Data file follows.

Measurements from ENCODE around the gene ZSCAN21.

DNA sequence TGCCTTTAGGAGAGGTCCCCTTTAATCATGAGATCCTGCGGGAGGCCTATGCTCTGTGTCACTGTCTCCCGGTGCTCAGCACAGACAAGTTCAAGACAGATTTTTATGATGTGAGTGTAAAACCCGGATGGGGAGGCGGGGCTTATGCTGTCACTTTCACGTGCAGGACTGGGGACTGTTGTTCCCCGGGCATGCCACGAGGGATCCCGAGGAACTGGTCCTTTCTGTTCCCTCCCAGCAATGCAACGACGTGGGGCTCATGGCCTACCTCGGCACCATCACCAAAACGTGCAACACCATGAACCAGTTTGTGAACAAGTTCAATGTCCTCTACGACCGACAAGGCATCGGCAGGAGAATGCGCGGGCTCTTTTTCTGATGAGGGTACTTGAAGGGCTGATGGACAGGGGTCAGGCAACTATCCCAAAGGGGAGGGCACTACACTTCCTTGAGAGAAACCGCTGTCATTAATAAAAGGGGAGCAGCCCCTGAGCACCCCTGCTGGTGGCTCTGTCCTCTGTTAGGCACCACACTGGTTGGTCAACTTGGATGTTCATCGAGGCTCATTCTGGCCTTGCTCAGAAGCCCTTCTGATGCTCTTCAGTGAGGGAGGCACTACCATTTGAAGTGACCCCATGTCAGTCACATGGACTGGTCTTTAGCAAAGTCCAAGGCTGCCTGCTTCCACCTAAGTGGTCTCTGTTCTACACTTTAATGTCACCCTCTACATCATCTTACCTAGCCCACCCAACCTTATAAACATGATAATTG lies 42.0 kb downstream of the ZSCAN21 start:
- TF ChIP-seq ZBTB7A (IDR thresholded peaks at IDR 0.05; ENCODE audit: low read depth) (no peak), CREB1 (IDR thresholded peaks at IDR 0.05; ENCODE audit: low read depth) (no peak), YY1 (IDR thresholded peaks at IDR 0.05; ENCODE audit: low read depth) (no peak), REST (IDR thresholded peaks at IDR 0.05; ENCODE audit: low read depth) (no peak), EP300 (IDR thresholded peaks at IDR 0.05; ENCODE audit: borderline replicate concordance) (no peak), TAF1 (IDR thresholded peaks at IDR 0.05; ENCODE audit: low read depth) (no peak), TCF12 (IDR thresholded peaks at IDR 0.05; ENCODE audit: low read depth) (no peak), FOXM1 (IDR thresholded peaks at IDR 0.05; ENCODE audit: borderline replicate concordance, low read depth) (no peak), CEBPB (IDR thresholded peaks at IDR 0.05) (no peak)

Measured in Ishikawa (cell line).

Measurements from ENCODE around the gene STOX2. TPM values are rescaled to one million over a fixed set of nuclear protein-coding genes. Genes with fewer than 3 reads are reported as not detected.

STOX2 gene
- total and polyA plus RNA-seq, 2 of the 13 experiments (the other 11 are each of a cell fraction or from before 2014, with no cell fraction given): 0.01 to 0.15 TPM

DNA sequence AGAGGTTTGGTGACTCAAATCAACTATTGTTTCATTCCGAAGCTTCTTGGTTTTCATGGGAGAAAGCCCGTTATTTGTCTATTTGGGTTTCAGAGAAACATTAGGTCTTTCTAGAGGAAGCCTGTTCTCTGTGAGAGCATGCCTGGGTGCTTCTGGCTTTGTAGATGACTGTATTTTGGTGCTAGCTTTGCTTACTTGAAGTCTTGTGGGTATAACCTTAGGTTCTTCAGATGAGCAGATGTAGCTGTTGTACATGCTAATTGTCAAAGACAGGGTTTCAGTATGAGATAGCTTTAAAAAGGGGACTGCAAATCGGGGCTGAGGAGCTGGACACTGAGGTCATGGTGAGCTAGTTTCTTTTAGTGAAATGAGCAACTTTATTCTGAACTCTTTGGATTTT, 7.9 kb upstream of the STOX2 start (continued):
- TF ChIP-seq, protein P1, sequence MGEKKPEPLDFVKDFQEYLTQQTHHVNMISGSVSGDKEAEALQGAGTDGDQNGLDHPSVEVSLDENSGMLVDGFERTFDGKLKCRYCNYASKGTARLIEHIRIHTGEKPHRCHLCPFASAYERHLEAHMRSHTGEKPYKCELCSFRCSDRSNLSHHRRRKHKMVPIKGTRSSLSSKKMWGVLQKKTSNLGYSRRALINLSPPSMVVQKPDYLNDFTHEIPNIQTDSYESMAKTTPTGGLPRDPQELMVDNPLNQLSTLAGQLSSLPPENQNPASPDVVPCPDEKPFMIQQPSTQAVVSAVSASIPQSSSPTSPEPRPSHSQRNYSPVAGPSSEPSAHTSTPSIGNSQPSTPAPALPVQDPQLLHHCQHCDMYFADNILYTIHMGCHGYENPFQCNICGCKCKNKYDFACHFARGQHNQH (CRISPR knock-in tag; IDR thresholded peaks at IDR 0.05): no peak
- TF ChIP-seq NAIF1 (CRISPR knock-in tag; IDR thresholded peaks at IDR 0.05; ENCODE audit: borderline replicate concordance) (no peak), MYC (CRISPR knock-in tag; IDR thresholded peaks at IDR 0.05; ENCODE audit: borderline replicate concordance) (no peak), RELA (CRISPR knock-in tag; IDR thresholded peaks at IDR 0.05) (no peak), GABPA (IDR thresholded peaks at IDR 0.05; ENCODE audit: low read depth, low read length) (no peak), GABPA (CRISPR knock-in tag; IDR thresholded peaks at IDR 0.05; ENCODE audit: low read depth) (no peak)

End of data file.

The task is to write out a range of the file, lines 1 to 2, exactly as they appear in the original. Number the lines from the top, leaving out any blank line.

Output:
Measurements from ENCODE around the gene ZSCAN21.

DNA sequence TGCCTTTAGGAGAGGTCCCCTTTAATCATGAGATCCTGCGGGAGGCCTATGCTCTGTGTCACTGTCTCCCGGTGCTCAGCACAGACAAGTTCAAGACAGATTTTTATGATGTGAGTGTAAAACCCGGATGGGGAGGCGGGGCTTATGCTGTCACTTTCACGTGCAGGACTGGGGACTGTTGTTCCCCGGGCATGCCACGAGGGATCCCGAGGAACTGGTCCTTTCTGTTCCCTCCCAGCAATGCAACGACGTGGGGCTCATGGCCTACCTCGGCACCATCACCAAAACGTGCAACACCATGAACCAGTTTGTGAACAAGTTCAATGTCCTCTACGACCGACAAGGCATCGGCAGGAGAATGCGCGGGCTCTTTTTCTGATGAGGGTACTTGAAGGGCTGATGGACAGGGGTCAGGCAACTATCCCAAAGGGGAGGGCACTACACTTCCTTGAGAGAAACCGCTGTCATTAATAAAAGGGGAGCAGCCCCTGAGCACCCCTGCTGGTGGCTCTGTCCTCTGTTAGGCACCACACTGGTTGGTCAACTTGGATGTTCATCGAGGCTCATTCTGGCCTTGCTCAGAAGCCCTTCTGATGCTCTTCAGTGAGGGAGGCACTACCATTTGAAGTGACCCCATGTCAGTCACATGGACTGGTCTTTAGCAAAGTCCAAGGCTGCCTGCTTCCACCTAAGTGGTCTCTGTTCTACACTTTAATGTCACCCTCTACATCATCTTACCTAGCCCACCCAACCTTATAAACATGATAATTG lies 42.0 kb downstream of the ZSCAN21 start: